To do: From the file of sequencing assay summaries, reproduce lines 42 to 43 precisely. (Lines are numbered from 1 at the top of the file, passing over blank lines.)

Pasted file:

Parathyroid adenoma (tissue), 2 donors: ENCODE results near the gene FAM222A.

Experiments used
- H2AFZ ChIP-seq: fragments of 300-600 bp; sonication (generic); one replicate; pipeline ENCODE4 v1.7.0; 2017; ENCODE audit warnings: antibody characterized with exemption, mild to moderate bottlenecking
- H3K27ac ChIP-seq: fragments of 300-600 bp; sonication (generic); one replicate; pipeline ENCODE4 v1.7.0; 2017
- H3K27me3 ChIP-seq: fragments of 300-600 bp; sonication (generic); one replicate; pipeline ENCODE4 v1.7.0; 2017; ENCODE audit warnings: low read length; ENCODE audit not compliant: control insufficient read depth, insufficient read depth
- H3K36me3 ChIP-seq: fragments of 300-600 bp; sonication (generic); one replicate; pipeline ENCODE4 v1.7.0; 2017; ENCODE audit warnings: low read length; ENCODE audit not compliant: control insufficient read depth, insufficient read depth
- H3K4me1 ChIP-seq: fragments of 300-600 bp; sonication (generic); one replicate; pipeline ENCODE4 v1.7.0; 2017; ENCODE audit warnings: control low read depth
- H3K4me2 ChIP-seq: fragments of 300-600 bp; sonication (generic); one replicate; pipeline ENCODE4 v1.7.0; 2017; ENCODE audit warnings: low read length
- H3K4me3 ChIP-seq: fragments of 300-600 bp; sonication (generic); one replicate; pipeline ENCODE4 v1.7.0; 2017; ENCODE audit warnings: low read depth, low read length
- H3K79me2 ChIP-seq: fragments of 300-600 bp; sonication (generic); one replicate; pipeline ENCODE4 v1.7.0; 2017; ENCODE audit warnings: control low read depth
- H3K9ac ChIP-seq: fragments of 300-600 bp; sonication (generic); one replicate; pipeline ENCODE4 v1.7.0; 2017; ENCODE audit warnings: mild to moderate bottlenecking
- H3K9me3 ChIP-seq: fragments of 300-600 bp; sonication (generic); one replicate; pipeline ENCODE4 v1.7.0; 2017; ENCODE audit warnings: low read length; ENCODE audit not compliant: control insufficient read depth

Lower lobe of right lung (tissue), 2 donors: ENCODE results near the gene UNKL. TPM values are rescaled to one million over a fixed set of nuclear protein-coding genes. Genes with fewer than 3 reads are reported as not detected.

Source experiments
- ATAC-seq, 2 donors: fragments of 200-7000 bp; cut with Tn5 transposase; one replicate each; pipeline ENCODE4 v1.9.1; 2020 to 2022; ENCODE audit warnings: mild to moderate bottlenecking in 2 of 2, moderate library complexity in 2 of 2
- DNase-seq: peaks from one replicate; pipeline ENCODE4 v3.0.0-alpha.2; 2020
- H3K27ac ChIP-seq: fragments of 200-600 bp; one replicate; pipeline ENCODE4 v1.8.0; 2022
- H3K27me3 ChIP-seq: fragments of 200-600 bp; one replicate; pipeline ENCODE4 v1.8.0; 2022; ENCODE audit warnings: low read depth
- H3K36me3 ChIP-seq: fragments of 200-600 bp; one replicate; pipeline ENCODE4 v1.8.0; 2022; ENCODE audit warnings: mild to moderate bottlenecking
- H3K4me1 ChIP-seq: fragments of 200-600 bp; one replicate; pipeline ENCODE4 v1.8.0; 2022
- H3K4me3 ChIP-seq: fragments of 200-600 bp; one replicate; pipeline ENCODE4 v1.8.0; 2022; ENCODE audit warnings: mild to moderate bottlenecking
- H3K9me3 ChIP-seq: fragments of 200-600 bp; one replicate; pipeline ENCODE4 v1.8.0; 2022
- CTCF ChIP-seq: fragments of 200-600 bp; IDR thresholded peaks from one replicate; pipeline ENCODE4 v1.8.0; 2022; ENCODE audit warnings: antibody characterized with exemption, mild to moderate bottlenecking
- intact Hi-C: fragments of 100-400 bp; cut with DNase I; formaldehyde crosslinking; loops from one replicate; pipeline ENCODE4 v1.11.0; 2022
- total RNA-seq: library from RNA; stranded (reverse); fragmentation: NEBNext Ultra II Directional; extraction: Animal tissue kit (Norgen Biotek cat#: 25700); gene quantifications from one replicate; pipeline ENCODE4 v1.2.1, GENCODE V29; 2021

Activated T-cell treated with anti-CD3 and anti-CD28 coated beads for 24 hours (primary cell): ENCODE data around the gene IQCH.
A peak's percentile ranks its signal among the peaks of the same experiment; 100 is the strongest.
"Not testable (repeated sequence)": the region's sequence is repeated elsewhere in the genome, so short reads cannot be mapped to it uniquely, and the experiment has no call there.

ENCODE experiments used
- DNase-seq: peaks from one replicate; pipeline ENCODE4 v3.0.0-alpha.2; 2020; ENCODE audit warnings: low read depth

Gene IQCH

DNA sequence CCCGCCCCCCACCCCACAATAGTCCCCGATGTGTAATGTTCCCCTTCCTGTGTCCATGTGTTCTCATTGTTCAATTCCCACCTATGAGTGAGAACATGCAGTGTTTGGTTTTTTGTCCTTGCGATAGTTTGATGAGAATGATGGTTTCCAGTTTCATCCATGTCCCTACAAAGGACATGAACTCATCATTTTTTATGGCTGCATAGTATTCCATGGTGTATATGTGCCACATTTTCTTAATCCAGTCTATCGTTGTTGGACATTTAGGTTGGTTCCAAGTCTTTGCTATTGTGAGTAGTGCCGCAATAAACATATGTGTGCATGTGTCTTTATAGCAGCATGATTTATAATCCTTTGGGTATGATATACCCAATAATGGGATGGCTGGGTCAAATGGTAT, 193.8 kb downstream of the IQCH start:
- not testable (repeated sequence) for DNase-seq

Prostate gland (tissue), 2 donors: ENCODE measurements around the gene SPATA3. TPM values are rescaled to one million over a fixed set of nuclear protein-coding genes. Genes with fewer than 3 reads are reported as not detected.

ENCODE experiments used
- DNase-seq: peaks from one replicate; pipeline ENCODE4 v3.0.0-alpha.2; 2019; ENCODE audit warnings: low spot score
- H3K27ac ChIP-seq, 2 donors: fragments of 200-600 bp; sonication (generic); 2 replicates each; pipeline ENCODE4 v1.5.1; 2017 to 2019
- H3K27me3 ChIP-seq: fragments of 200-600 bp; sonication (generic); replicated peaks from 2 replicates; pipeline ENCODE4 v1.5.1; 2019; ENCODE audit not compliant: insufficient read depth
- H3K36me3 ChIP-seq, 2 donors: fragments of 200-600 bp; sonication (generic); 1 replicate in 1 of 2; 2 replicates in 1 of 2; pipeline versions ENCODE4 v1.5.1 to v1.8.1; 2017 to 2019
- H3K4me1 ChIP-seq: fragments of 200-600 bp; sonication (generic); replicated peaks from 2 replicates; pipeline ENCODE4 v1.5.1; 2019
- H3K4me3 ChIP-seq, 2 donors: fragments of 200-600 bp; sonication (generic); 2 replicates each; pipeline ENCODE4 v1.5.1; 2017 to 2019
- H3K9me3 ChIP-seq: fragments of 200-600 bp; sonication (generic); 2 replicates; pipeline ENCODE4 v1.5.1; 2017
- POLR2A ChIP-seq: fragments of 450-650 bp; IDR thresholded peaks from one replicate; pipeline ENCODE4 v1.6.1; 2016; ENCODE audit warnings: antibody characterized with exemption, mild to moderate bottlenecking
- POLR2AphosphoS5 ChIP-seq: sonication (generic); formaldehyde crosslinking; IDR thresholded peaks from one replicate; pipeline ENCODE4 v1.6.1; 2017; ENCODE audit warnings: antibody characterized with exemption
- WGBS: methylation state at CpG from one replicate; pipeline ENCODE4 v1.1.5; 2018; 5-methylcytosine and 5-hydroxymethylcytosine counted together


- H3K9me3 ChIP-seq: fragments of 200-600 bp; sonication (generic); 2 replicates; pipeline ENCODE4 v1.5.1; 2017
- POLR2A ChIP-seq: fragments of 450-650 bp; IDR thresholded peaks from one replicate; pipeline ENCODE4 v1.6.1; 2016; ENCODE audit warnings: antibody characterized with exemption, mild to moderate bottlenecking